As execution looms, moratorium sought for study

Rep. sherman Parker (R-St. Charles), left, Michael Lenza, University of Missouri-Columbia sociology professor, center, and Rita Linhardt discuss the implementation of the death penalty in Missouri at a press conference March 9. Parker is sponsor of legislation to impose a moratorium on all executions until Jan. 1 2009.

Greg Salzer

Rep. sherman Parker (R-St. Charles), left, Michael Lenza, University of Missouri-Columbia sociology professor, center, and Rita Linhardt discuss the implementation of the death penalty in Missouri at a press conference March 9. Parker is sponsor of legislation to impose a moratorium on all executions until Jan. 1 2009.

Greg Salzer

JEFFERSON CITY – One week of life remains for Stanley Hall, confessed murdered of Barbara Wood.

Hall threw a struggling Woods off a bridge in St. Louis in 1994.

The State Supreme Court has set an execution date of March 16, the first execution for Missouri in a year-and-a-half.

Supporters of a moratorium on the death penalty spoke against the “crap shoot of state killings” one-week prior to the planned execution of Stanley Hall.

Hall committed the murder in the City of St. Louis, but despite requests from attorneys, the trial took place in St. Louis County.

“This is significant as St. Louis County is the state’s most zealous death penalty jurisdiction, resulting in 33 death sentences,” Rita Linhardt said.

Three times as many murder cases were tried as capital murder cases in St. Louis County as compared to murder cases in the City of St. Louis between 1978-1996.

A representative from Missourians to Abolish the Death Penalty, Linhardt believes geographic arbitrariness needs to be studied by a commission during the proposed moratorium.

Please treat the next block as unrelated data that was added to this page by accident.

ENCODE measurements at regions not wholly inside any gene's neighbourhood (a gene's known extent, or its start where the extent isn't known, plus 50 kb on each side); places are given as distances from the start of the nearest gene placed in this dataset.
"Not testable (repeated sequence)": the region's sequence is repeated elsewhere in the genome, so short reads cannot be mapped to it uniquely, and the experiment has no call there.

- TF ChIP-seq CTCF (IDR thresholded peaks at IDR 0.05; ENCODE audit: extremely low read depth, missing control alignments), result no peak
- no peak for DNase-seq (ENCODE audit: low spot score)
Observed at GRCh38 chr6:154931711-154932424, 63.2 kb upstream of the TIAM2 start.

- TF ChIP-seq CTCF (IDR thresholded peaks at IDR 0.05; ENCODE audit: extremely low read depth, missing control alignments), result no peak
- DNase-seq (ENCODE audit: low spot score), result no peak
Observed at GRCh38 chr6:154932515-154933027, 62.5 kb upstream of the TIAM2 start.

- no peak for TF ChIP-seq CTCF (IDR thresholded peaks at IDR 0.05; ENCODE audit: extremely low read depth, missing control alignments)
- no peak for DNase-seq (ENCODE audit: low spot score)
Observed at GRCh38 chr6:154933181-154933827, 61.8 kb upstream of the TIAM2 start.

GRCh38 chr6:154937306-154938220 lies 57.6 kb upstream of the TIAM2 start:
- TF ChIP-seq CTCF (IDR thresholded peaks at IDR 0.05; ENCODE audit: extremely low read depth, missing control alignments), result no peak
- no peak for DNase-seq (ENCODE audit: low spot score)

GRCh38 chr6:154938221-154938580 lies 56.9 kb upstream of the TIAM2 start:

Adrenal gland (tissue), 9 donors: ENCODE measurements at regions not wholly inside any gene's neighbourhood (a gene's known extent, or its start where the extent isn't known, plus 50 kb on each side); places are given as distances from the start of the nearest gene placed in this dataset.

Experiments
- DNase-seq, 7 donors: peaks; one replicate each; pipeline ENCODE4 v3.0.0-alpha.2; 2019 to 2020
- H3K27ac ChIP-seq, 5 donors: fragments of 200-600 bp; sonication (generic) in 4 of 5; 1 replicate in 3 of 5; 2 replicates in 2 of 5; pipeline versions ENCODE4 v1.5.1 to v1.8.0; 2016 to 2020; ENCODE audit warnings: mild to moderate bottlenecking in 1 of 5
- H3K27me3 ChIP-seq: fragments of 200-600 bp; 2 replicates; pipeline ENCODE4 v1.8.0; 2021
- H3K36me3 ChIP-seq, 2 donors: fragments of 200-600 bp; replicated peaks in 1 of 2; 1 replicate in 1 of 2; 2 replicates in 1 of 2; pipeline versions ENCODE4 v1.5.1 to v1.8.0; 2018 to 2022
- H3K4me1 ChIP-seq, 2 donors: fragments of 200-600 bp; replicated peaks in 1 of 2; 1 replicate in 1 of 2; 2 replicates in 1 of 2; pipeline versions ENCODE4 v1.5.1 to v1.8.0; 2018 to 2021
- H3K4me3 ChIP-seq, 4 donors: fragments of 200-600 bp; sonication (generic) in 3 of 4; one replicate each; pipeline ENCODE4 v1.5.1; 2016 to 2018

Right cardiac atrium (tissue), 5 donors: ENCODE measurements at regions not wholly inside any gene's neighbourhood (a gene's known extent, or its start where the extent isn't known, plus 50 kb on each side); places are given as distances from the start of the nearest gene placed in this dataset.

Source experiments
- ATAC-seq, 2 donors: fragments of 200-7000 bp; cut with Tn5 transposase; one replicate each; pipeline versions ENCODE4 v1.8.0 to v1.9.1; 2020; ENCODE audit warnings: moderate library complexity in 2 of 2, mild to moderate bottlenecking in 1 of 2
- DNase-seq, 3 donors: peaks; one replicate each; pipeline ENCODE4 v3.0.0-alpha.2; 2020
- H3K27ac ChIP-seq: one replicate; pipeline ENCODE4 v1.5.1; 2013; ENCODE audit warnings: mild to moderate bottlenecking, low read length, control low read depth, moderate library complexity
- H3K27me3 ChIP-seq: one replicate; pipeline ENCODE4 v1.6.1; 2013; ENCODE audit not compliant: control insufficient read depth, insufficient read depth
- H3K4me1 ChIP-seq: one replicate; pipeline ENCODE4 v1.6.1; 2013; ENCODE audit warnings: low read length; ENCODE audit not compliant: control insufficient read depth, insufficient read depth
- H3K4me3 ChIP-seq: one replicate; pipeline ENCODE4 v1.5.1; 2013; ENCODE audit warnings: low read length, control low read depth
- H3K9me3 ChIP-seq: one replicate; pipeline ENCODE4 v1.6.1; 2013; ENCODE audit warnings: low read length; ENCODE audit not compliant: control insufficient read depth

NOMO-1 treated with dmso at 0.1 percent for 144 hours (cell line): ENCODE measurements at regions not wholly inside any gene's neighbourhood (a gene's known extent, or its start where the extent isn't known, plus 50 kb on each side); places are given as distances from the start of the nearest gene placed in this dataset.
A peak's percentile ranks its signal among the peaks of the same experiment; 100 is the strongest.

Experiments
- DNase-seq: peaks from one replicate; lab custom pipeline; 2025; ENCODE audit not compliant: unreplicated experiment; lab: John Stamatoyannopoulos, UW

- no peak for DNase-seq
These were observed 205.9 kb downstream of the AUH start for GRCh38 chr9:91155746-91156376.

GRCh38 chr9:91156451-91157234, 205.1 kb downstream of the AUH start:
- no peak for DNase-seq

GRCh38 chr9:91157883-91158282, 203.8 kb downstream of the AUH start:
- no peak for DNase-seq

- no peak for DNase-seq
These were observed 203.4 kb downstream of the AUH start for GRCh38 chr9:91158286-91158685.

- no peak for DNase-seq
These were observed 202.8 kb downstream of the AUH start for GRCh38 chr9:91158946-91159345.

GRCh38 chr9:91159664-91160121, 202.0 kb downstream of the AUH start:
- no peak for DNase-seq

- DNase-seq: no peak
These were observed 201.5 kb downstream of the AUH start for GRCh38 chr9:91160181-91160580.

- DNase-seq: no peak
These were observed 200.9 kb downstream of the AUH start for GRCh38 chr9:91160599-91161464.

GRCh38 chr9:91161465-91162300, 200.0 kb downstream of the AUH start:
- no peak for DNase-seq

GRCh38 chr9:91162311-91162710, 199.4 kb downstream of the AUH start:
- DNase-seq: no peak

Disproportionate racial aspects of death penalties in Missouri also needs to be studied, Linhardt said.

Michael Lenze, University of Missouri-Columbia sociology instructor, said the chances of being charged with a death penalty for an African American killing a white person was 37 percent in St. Louis County. The chances a white person faced the death penalty for killing an African American was 12 percent.

Linhardt alleged their was prosecutor misconduct in Hall’s trial.

Prosecutors used peremptory challenges to strike all African-Americans from the jury pool in Stanley Hall’s case.

“During the sentencing phase, prosecutors coldly likened Mr. Hall to his pet dog, which was afflicted with distemper. ‘Both being,’ he implied, ‘needed to be killed,'” Linhardt said.

Hall was charged with capital murder after prosecutors refused to honor a plea agreement.

Hall had accepted a plea deal to avoid the death sentence. One of the conditions of the plea was to take a lie detector test.

When the test results came back inconclusive, prosecutors retracted the plea deal and charged hall with capital murder.

Two subsequent lie detector test supported Hall, but these tests were ignored, Linhardt said.

Hall has reported expressed remorse for his actions.

He reportedly told the Mid-Missouri Fellowship of Reconciliation “If taking my life would bring her back, I would have welcomed death eleven years ago.”

Supporters of the moratorium on executions acknowledged Wood’s family and extended condolences.

“We have to realize we will not stop grieving for those who have lost a family member due to murder,” Rep. Sherman Parker (R-St. Charles) said.

Parker is sponsor of House Bill 408, which has eight democrat co-sponsors and eight republican co-sponsors.

The bill would impose a three-year moratorium on executions in Missouri and create an independent commission to study if prosecutors are using uniform measures when they seek the death penalty.